Crary Mills State Forest
Crary Mills State Forest covers 587 acres located in the town of Potsdam in central St. Lawrence County.
There are two short access trails located on the Leary and Parmenter roads. The property does provide large undeveloped areas well suited for hunting, hiking, and nature viewing.
Camping - There are no designated camp sites on this property. Backcountry camping is allowed. Camping for more than three nights or in a group of ten or more requires a permit from a Forest Ranger. Camping is prohibited at any location within 150 feet from water, roads or trails.
The topography is variable with upland areas supporting a mixture of northern hardwood, hemlock, and white pine forests. Pine and spruce plantations were established on what were formerly farm fields and pastures. Flatter ground supports open wetlands and shrub swamps, which gradually transition to swamp hardwoods and white cedar in seasonal flooded areas.
40 inch diameter Bur Oak
This forest can be accessed from Anderson, Leary, and Parmenter Roads and St. Lawrence County Route 35 in the town of Potsdam.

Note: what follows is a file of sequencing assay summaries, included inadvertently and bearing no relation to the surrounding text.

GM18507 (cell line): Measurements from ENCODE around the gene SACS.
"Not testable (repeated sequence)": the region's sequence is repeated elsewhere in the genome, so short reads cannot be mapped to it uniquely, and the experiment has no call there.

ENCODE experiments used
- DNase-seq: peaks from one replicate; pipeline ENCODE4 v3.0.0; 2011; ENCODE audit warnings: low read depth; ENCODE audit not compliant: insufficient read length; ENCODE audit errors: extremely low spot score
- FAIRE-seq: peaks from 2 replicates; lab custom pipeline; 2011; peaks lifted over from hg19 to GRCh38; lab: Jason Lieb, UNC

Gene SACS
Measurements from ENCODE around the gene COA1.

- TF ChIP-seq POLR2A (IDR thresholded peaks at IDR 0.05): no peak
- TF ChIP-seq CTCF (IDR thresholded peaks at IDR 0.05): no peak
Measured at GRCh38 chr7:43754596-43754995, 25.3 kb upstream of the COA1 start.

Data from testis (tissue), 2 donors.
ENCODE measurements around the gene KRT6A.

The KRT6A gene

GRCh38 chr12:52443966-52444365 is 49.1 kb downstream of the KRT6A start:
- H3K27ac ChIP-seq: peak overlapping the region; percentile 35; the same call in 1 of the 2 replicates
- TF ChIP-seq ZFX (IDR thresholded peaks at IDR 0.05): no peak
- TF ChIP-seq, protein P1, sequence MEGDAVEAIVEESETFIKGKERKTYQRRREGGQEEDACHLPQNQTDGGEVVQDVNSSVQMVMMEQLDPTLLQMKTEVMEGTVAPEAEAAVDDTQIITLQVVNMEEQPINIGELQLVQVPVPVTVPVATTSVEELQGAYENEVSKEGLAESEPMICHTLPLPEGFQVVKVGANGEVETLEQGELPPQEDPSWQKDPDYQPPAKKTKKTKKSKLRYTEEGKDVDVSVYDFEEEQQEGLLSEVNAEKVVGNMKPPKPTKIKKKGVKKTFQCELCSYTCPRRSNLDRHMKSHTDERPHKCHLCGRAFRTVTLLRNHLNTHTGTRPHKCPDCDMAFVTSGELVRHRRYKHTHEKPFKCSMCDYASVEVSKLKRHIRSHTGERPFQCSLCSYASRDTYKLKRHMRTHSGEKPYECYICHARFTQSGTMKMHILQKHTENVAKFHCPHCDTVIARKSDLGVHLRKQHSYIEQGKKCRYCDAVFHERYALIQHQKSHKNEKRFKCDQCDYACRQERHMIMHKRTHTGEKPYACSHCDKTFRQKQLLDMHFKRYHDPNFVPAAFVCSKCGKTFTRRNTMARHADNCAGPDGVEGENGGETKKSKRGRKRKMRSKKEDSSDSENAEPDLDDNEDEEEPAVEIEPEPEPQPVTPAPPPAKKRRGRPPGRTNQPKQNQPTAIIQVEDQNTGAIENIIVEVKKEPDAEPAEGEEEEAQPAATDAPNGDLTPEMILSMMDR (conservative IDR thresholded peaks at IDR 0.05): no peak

Important Phone Numbers
Potsdam DEC Office (M-F 8 am-4:30 pm) (315) 265-3090
DEC Forest Ranger Dispatch: (518) 408-5850
Tips for Using State Forests
Anyone enjoying this property must observe rules which protect both them and the forest environment.
A white pine plantation after thinning
This forest consists of 3 parcels which were purchased in 1962 and 1963 for the purposes of reforestation, wildlife management, timber production, recreation, and watershed protection.
Much of the area is former agricultural land which has reverted to forest. Open fields were planted with a variety of species including white and Scotch pines, white spruce, larch, and an experimental planting of lodgepole pine (Pinus contorta). A total of over 199,000 trees were planted on 210 acres of this state forest between 1963 and 1972.
Several plantations on this state forest underwent a first improvement thinning in 2008 which removed diseased and malformed trees and reduced overcrowding. The long term goal of our forest management is to produce forests which are healthy, vigorous, and sustainable for the future.